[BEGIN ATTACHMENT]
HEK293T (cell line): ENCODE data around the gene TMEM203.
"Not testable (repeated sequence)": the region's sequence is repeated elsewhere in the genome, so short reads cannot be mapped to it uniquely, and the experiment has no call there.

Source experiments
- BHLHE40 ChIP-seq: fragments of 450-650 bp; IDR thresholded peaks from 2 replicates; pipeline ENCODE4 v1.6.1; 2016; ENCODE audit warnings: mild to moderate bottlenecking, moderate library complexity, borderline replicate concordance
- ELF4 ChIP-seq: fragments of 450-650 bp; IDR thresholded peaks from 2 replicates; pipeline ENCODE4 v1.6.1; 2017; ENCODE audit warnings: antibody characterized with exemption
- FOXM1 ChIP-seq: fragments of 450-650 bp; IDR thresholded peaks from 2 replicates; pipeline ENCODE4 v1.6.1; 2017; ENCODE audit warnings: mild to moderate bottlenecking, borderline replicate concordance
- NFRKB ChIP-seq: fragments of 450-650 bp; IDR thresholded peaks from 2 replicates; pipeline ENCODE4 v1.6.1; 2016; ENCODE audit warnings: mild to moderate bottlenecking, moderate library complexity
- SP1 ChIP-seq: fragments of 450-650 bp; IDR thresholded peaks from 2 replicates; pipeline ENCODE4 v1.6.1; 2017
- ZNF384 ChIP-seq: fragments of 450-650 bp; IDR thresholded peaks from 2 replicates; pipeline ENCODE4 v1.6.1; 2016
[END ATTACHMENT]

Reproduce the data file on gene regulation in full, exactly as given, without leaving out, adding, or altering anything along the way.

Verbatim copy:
HEK293T (cell line): ENCODE data around the gene TMEM203.
"Not testable (repeated sequence)": the region's sequence is repeated elsewhere in the genome, so short reads cannot be mapped to it uniquely, and the experiment has no call there.

Source experiments
- BHLHE40 ChIP-seq: fragments of 450-650 bp; IDR thresholded peaks from 2 replicates; pipeline ENCODE4 v1.6.1; 2016; ENCODE audit warnings: mild to moderate bottlenecking, moderate library complexity, borderline replicate concordance
- ELF4 ChIP-seq: fragments of 450-650 bp; IDR thresholded peaks from 2 replicates; pipeline ENCODE4 v1.6.1; 2017; ENCODE audit warnings: antibody characterized with exemption
- FOXM1 ChIP-seq: fragments of 450-650 bp; IDR thresholded peaks from 2 replicates; pipeline ENCODE4 v1.6.1; 2017; ENCODE audit warnings: mild to moderate bottlenecking, borderline replicate concordance
- NFRKB ChIP-seq: fragments of 450-650 bp; IDR thresholded peaks from 2 replicates; pipeline ENCODE4 v1.6.1; 2016; ENCODE audit warnings: mild to moderate bottlenecking, moderate library complexity
- SP1 ChIP-seq: fragments of 450-650 bp; IDR thresholded peaks from 2 replicates; pipeline ENCODE4 v1.6.1; 2017
- ZNF384 ChIP-seq: fragments of 450-650 bp; IDR thresholded peaks from 2 replicates; pipeline ENCODE4 v1.6.1; 2016